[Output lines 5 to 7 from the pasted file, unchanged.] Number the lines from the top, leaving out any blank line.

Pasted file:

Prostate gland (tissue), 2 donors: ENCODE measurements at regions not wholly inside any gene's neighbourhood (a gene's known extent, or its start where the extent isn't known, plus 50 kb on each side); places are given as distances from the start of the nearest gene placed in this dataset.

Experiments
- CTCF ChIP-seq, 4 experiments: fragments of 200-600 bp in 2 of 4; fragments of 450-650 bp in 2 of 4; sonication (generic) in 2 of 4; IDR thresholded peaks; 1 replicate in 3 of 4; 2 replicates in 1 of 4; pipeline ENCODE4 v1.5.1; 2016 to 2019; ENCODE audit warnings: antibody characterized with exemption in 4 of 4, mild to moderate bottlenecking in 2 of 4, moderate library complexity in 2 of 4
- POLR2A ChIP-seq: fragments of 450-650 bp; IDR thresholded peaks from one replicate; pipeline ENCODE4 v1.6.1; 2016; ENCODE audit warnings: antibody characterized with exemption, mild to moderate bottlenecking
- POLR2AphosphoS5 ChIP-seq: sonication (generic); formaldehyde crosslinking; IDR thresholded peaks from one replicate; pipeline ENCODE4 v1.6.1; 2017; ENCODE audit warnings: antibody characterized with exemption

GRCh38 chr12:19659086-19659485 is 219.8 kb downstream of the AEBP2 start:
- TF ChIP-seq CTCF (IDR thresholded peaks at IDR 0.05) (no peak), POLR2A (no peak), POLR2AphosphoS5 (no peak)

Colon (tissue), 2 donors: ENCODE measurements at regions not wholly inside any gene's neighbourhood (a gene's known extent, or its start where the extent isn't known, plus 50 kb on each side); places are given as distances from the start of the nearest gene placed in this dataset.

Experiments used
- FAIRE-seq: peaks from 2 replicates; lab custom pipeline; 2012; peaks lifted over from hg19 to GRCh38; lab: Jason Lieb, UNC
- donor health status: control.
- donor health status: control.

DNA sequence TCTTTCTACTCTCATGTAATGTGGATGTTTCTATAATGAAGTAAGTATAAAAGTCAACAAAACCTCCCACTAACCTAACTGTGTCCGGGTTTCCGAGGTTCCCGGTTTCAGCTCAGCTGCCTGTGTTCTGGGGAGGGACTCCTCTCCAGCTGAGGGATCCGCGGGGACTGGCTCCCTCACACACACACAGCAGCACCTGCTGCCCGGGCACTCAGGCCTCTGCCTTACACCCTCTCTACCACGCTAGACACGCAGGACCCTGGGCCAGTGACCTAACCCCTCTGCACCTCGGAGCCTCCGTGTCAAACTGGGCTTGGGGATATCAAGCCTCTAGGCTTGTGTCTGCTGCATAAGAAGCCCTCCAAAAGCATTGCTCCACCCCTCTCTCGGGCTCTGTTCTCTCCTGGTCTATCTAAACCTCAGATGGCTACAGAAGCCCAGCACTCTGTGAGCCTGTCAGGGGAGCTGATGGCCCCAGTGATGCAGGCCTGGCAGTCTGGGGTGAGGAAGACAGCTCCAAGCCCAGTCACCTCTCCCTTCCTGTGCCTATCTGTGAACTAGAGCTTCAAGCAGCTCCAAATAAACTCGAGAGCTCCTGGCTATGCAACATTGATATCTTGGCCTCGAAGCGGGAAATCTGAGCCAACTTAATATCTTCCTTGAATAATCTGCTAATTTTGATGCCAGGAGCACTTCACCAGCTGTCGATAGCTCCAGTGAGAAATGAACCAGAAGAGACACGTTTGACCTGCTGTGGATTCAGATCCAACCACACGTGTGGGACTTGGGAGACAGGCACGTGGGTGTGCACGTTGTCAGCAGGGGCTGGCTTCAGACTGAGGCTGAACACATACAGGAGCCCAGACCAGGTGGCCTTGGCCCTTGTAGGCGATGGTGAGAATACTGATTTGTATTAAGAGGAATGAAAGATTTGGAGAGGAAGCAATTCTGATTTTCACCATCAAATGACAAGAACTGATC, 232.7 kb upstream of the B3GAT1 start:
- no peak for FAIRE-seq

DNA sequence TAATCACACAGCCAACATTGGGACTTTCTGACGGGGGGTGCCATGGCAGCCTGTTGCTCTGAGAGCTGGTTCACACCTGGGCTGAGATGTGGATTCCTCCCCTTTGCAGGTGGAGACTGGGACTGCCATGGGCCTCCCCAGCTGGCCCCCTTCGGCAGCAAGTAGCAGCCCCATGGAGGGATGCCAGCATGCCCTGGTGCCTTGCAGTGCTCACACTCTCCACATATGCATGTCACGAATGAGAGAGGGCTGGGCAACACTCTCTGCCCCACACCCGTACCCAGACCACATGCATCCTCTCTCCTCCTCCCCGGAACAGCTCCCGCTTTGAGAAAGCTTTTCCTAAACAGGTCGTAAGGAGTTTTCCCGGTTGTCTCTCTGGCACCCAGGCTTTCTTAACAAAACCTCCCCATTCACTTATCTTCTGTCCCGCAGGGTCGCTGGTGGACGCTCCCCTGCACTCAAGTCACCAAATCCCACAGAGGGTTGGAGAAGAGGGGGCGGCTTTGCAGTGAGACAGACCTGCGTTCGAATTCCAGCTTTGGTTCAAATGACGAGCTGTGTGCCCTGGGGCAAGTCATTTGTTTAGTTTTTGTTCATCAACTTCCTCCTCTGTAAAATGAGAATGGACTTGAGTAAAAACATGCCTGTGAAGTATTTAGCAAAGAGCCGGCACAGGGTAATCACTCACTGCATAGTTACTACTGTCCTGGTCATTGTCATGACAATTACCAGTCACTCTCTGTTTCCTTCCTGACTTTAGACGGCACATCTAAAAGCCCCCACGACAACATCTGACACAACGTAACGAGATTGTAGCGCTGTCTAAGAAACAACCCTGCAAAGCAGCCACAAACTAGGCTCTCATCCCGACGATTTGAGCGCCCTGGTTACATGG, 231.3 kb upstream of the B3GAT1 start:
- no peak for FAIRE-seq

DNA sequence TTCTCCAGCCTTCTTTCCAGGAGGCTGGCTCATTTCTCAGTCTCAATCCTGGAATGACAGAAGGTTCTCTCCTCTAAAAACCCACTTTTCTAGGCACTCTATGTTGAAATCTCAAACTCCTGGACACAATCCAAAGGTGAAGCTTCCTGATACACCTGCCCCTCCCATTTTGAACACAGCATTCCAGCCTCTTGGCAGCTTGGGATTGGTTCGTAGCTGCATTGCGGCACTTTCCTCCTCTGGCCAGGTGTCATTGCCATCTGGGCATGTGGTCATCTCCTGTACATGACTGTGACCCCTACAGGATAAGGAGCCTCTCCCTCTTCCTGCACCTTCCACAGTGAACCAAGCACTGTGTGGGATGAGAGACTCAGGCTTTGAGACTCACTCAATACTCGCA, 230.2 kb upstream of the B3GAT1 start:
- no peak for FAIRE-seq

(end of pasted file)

- POLR2AphosphoS5 ChIP-seq: sonication (generic); formaldehyde crosslinking; IDR thresholded peaks from one replicate; pipeline ENCODE4 v1.6.1; 2017; ENCODE audit warnings: antibody characterized with exemption

GRCh38 chr12:19659086-19659485 is 219.8 kb downstream of the AEBP2 start:
- TF ChIP-seq CTCF (IDR thresholded peaks at IDR 0.05) (no peak), POLR2A (no peak), POLR2AphosphoS5 (no peak)